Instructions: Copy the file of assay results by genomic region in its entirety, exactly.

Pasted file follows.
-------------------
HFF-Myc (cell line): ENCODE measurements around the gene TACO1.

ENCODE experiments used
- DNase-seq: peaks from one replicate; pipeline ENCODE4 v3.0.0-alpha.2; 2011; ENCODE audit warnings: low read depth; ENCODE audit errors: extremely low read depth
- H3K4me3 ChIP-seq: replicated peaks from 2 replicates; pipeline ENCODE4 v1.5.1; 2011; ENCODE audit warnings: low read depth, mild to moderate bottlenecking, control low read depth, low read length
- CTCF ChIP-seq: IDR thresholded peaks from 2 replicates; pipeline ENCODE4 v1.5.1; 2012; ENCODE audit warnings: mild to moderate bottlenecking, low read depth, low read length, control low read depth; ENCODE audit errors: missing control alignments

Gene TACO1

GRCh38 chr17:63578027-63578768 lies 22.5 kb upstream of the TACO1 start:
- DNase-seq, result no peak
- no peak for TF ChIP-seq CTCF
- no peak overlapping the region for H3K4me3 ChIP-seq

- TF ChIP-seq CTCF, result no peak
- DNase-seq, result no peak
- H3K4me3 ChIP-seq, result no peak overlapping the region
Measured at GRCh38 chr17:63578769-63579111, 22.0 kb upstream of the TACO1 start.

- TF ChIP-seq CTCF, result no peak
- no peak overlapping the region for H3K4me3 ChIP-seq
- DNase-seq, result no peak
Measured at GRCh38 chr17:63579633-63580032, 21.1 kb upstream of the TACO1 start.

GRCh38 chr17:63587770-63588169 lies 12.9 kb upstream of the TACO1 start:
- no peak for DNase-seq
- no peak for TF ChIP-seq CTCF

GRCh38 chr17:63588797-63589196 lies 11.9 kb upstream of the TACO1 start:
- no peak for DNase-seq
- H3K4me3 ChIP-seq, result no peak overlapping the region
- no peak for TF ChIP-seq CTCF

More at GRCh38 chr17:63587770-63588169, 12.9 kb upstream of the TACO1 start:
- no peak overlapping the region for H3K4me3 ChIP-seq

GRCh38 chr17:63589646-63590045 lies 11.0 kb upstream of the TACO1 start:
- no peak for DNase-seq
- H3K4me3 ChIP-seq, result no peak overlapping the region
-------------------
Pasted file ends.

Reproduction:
HFF-Myc (cell line): ENCODE measurements around the gene TACO1.

ENCODE experiments used
- DNase-seq: peaks from one replicate; pipeline ENCODE4 v3.0.0-alpha.2; 2011; ENCODE audit warnings: low read depth; ENCODE audit errors: extremely low read depth
- H3K4me3 ChIP-seq: replicated peaks from 2 replicates; pipeline ENCODE4 v1.5.1; 2011; ENCODE audit warnings: low read depth, mild to moderate bottlenecking, control low read depth, low read length
- CTCF ChIP-seq: IDR thresholded peaks from 2 replicates; pipeline ENCODE4 v1.5.1; 2012; ENCODE audit warnings: mild to moderate bottlenecking, low read depth, low read length, control low read depth; ENCODE audit errors: missing control alignments

Gene TACO1

GRCh38 chr17:63578027-63578768 lies 22.5 kb upstream of the TACO1 start:
- DNase-seq, result no peak
- no peak for TF ChIP-seq CTCF
- no peak overlapping the region for H3K4me3 ChIP-seq

- TF ChIP-seq CTCF, result no peak
- DNase-seq, result no peak
- H3K4me3 ChIP-seq, result no peak overlapping the region
Measured at GRCh38 chr17:63578769-63579111, 22.0 kb upstream of the TACO1 start.

- TF ChIP-seq CTCF, result no peak
- no peak overlapping the region for H3K4me3 ChIP-seq
- DNase-seq, result no peak
Measured at GRCh38 chr17:63579633-63580032, 21.1 kb upstream of the TACO1 start.

GRCh38 chr17:63587770-63588169 lies 12.9 kb upstream of the TACO1 start:
- no peak for DNase-seq
- no peak for TF ChIP-seq CTCF

GRCh38 chr17:63588797-63589196 lies 11.9 kb upstream of the TACO1 start:
- no peak for DNase-seq
- H3K4me3 ChIP-seq, result no peak overlapping the region
- no peak for TF ChIP-seq CTCF

More at GRCh38 chr17:63587770-63588169, 12.9 kb upstream of the TACO1 start:
- no peak overlapping the region for H3K4me3 ChIP-seq

GRCh38 chr17:63589646-63590045 lies 11.0 kb upstream of the TACO1 start:
- no peak for DNase-seq
- H3K4me3 ChIP-seq, result no peak overlapping the region